Acting in Virtual Reality

Friday, Mar 17, 2023
Juilliard Journal
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Photo from a virtual reality performance and the performers are wearing VR headsets and images are projected on screens behind the performers
From left: drama students Kassandra Norymar Cruz Cuberos, Jaehan Pag, Luan Taveras, and Jonny James Kajoba staging parallel scenes in virtual and physical reality

Builders Association intensive lets students explore virtual reality onstage

In January, Juilliard welcomed Creative Associates group the Builders Association to the school to lead a weeklong workshop with a dozen Drama Division students in their second, third, and fourth years of training. Since its founding in 1994, this cross-media performance company has been working to find ways to incorporate new technologies into theatrical spaces and examine the impact of media on culture and community. This year, the Builders Association became the first performance company to be part of Juilliard’s Creative Associates program, in which artists whose work exemplifies collaborative and interdisciplinary innovation have residencies at the school.

During the Builders’ intensive, team members worked with Juilliard students to explore virtual reality onstage, with the help of headsets, a team of technicians, and lots of creative collaboration. The students, most of whom entered the workshop knowing very little about this technology, left having created a series of short pieces that allowed them to explore interactions in both physical and virtual reality spaces. One of them, Kassandra Norymar Cruz Cuberos, reflected on her experience.

By Kassandra Norymar Cruz Cuberos

During our week with the Builders, my classmates and I were faced with the question of how to approach theater on a proscenium stage through the lens of technology. Virtual reality is a piece of technology designed to be experienced by individuals in the privacy of their home and, like most technology, it often disregards the use of the body in physical space. In contrast, theater is an embodied, communal practice in a shared physical space. Our primary goal was to investigate how virtual reality can coexist within a “live” theater space in a compelling way.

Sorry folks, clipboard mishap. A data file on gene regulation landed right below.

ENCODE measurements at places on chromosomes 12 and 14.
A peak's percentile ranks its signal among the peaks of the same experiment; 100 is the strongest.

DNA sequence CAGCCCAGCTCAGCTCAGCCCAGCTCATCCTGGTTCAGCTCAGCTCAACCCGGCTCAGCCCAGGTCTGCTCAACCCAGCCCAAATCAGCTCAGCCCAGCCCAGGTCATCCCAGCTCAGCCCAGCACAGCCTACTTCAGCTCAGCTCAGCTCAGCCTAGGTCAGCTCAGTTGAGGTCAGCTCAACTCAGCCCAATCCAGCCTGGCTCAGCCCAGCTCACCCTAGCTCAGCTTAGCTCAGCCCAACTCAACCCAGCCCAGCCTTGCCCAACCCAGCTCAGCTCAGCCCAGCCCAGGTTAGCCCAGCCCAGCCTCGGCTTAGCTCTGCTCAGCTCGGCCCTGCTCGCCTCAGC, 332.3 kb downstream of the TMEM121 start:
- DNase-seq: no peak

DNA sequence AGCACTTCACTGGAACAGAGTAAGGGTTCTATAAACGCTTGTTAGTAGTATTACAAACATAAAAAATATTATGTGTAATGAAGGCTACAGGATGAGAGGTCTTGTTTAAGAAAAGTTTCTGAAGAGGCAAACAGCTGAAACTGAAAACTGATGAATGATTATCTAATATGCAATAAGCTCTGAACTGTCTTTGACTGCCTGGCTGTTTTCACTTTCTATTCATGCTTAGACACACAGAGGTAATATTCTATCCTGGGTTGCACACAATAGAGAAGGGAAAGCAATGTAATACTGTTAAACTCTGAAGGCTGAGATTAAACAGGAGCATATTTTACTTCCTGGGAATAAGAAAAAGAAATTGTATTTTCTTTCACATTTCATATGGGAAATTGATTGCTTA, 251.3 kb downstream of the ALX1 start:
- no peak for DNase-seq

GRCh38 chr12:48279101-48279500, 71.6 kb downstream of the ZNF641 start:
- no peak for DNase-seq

We began the week by developing an understanding of the technology and exploring its current uses in the world and the performing arts. We learned how Oculus goggles work since most of us had never used virtual reality headsets before. My first experience was incredibly fun but also very disorienting. Like most interactions with new technology, there is the seductive nature of how cool the possibilities could be but also the potentially negative impact on our humanity and ability to connect with one another.

A student wearing virtual reality gear is on stage during a performance and behind them is a digitized projection
Rory Greenwood

We then began to explore ways to stage an adapted scene from Edmond Rostand’s Cyrano de Bergerac. We used the scene in which Cyrano steps in unseen to speak for a young man who is trying to woo the woman Cyrano loves, since it seemed well suited to exploring the question of the layers and masking of identity so central to the virtual reality space. Onstage, there were two screens projecting what the actors were seeing through their headsets as they performed and maneuvered their virtual avatars. The fun part about staging the scene was collaborating in real time with all the technicians in the room, especially with the sound and video designers. Often in a traditional process, the actor does not get to see all the other elements of the production design until tech week. But with the Builders, we worked in a devised collaborative process with everyone involved, and we took the time to explore all the elements together.

A student, the author of this article, using Oculus virtual reality goggles and handsets
Kassandra Norymar Cruz Cuberos

Part of the process was experimenting with all sorts of possibilities and deconstructing the elements of virtual reality. These produced some wonderful ideas that disrupted how this technology was intended to work. For example, we were interested in the technology’s ability to track movement, so we experimented with how we could split the handheld controllers between multiple users while a third actor wore the headset on his shoulder. When the virtual avatar was being controlled by three people instead of one, it created a piece that was compelling to watch on stage and on screen, as it resulted in the avatar and actors working in synchronized, dancelike movements.

Performing in this medium challenged me to expand my capacity as an actor. I was no longer working entirely off another human being; I was interacting with a screen or talking to a fellow actor through a VR headset. It was incredibly challenging to use the technology and still be able to perform, yet to do so felt like a leap into the future.

Kassandra Norymar Cruz Cuberos is a third-year master’s student in the Drama Division